jeffconlin.com has been up in one form or another now for 14 years… once a design sketchpad / portfolio, then a long-running blog before blogs were blogs (currently archived but not easily accessible), then a second short-running blog (seen here)… now really the only thing I use it for now is a file dump and a place to store all of my excellent mixtape/podcast/radio show files.
I think the original intent for this most recent version was to be more of a photoblog than anything else. I think it still can be. I just got a little too lost staring at my navel for a while. So I’ll think about getting back into photoblog mode, and until next time, it’s Facebook and Flickr.
The new morning routine (subtitled, “toast crumbs on granite”). Breakfast, coffee, sunrise. Even when its overcast and gray, the skies are pretty amazing. I needed this.
You’ve been quiet lately. How are you?” asked a new friend
New job, more responsibility, more overtime (at 31, I’m finally making more than I was when I was 22 – thank you Social Security Administration for that awkward factoid); great forward momentum with my band, new studio project, great opportunities coming up; insurance reimbursement for the break-in means I’m rebuilding the home studio, some work travel coming up, some big family events and reconnecting with old friends back in MD all in the works… I have been quiet, but its going well and I’m getting a lot done, much to the dismay of my knees. more…
Though he passed on over two years ago, I’ve been thinking about Jesse James a lot lately. I don’t remember the exact chain of events, but somehow shortly after I started showing up at blues jams around DC at the tender age of 19, I fell in with Jesse James and The Raiders. Looking back, It was one of the best things that ever happened to me. more…
Descending out of Captain Point (5500′ above sea level) the other day, in a fairly easy stretch of doubletrack between two rocky, rutted washouts, while sneaking in the longest glances at the scenery I could afford to take in… I had a brief spark of an idea. Simply put, “faith = humility”. The ability to let things stand on their own. To relax the ego, the control (or worse, the attempted control of outside observation). The more humble (within reason) you can approach something, the less likely you are to take unforseen complications personally (or melodramatically); the more comfortable you are with the chaos of possibility just… working out – no matter what that means. Whether you want to extrapolate that out into the realm of God, the Universe, formal theology, or society in general… whatever. Not an amazing revelation by any means, but you never know what kind of things you’ll find alone in the wilderness. more…
I was sent out ahead of the pack about 20 miles, intending to help control traffic at an rural no-signal intersection with poor visibility. Instead, I decided to set up camp 2 miles closer at the steel grate bridge. We hadn’t planned on the fog and mist rolling in off of the ocean, and the problems we actually were prepared for suddenly became secondary.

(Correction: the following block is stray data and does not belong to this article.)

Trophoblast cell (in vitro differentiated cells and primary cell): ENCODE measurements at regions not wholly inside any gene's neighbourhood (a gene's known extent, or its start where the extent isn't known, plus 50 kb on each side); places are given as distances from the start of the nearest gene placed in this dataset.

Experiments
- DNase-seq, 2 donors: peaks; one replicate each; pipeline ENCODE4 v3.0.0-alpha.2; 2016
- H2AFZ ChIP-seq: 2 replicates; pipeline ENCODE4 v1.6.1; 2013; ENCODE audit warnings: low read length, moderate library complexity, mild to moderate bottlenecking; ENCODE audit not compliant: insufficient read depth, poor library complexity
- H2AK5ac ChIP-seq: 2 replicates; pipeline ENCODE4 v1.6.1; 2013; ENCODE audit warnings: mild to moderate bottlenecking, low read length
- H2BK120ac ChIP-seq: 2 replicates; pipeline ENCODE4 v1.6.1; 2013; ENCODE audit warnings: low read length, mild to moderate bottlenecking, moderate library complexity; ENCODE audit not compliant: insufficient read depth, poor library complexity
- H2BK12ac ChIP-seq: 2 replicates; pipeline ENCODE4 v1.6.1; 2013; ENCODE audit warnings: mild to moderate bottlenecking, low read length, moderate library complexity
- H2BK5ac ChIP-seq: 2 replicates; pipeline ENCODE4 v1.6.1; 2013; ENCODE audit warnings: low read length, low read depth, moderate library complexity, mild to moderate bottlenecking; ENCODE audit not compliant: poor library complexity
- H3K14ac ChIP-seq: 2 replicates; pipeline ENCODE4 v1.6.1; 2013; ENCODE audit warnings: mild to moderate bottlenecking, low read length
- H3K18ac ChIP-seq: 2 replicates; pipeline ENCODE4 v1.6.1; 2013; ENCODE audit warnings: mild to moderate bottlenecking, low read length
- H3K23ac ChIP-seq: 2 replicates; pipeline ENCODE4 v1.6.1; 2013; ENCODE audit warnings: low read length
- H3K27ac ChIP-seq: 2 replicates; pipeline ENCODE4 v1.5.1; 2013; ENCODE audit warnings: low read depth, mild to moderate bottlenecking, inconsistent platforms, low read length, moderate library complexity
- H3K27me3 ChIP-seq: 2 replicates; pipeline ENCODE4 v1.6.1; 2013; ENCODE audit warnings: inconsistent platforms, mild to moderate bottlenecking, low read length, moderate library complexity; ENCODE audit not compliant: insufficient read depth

My Suzuki’s low-fuel light had gone from solid to blinking at some point, but I couldn’t remember when. I put the sidestand down on the concrete shoulder about 500 feet from the bridge deck. Hell if I knew where I was, or where the next gas stop might be. Didn’t really think about it. There was no traffic to speak of. I clicked open the topcase, traded my helmet for a rain hat, lit a few flares, and pulled out my cell phone.
“Tough. For a lot of reasons. But its good just being here and seeing everyone. We’re in the car listening to your CD right now. Thank you.”
“I was listening to yours last night.”
“What are you up to?”
“Sitting on a bridge. In New Jersey. There are some ducks, rain, my motorcycle, some flares…”
(Those innocuous conversations were the ones that hit the hardest, making you realize that life was a lot bigger than you could handle on your own, and not in that painfully predictable melodramatic detached This American Life kind of way, despite how similar it sounds).
On the horizon, I saw the first wave. The pros came through quickly and quietly, but behind them was the real story. The NYC/DC firefighter team was first, each pulling 10′ US flags attached to their bicycles despite the brutal coastal winds from the storm system. Then the blind pedalers on the tandem bikes with their lead riders calling out cues to them. The team of Palestinian and Israeli bombing victims, riding together… most on modified handbikes since they were missing limbs. Senior citizens who usually got sagged out, but tried like hell anyway. Office workers, concerned citizens, family members, total strangers. Hundreds and hundreds of people, all pedaling from Manhattan to DC… without a real unifying cause or banner.
The next day, during the last 10 feet of an incredible 300 mile journey, my friend Michelle and I somehow crashed our motorcycles into each other at speed. It made us better friends.
in most places when you want x, you ask a question as follows :
“May I have x?”
in Seattle, it goes something like this :
“So… I’ll just assume that I’m going to get y becaaauuuussssee… ?”
[then pause with a shrug and an awkward half-questioning/half-accusatory facial expression]
First off – thank you so much for your comments, concern, calls, and good vibes. I really appreciate it, and in a time and place where I’ve been feeling kind of disconnected, if nothing else this break-in reminded me that I’m not… and that means way more than the value of any crap lying around the apartment…
came home from work and noticed the front door was open. A large white space on the wall where the TV used to be. Quick look around : laptop, gone. Ipod, gone. Speakers, gone.
The kitchen window screen was cut in half and flapped in the breeze, the window knocked off its rails but fully intact, blinds slightly askew.